Trusted Exchange Framework and Common Agreement

A common sense approach to achieving health information interoperability

By Genevieve Morris / Principal Deputy National Coordinator for Health IT
Twitter: @ONC_HealthIT

The 21st Century Cures Act (Cures Act), signed into law in December 2016, calls on the Office of the National Coordinator (ONC) to work with federal partners, including the National Institute of Standards and Technology (NIST), and the healthcare and health information technology (health IT) industries to provide interoperability for all.

Currently, there are many Health Information Networks (HINs) that operate locally, regionally, or nationally. But often, these entities don’t exchange health information with each other due to variations in their participation agreements and sometimes competitive interests. This limits the ability of individuals, providers, health systems, public health, and others to use the existing HINs to exchange data no matter where an individual has received care. Building and maintaining trust across and among these HINs is key to interoperability of health information outlined in the Cures Act. This affects everyone in the country – patients and their family members, providers, public health officials, and health plans and systems that need information to ultimately help improve patient care and outcomes.

By releasing the draft Trusted Exchange Framework for public comment, ONC is one step closer to fulfilling the Cures Act’s requirement to “develop or support a trusted exchange framework, including a common agreement among health information networks nationally.”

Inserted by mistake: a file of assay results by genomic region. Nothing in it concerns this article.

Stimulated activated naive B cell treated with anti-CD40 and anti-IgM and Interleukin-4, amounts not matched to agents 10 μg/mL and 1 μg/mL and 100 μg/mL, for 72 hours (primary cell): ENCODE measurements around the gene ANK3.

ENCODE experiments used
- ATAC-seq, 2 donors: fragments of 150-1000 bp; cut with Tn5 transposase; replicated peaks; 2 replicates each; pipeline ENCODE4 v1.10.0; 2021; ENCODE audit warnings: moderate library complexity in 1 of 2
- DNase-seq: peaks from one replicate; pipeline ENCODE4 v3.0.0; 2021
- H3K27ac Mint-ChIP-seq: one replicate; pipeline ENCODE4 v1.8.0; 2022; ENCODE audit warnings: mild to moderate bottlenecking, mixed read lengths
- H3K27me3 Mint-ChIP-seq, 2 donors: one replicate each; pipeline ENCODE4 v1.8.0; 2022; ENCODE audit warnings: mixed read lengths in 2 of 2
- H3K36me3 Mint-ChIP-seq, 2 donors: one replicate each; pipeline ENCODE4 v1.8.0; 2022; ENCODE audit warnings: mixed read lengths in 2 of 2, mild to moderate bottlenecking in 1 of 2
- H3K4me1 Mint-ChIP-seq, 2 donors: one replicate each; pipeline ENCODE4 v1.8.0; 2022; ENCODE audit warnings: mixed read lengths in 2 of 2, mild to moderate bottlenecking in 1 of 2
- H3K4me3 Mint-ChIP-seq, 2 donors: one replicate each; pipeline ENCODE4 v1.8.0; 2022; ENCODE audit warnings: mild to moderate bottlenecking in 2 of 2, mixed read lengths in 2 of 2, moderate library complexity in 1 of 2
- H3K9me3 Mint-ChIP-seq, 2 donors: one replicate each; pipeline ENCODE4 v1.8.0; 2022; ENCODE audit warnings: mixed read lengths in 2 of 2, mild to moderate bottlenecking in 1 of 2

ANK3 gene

But we know we can’t do this alone. In fact, the law calls on ONC to bring together our stakeholders and solicit feedback from them on their experiences in building trust and exchanging health information. Throughout this year we’ve done exactly that. The proposed Trusted Exchange Framework reflects what we heard from three wide-reaching listening sessions and the input we received during a 60-day public comment period over the summer, along with many ongoing conversations we have had directly with stakeholders.

Based on the information we received, the proposed Trusted Exchange Framework establishes five overarching goals outlined in the Glide Path we also issued today that will help in the national efforts to bring about an interoperable healthcare system:

Goal 1: Build on and extend existing work done by the industry

Goal 2: Provide a single “on-ramp” to interoperability for all

Goal 3: Be scalable to support the entire nation

Goal 4: Build a competitive market allowing all to compete on information services

Goal 5: Achieve long-term sustainability

The proposed Trusted Exchange Framework is divided into two parts. Part A-Principles for the Trusted Exchange Framework provides general principles designed to provide guardrails and promote trust between Health Information Networks based on the current state of existing trusted exchange frameworks. Part B-Minimum Required Terms and Conditions, operationalizes the principles in Part A by creating a well-defined path to create the single on-ramp we seek to achieve. Specifically, Part B identifies a set of minimum terms and conditions to help ensure that common practices are in place and required of all participants.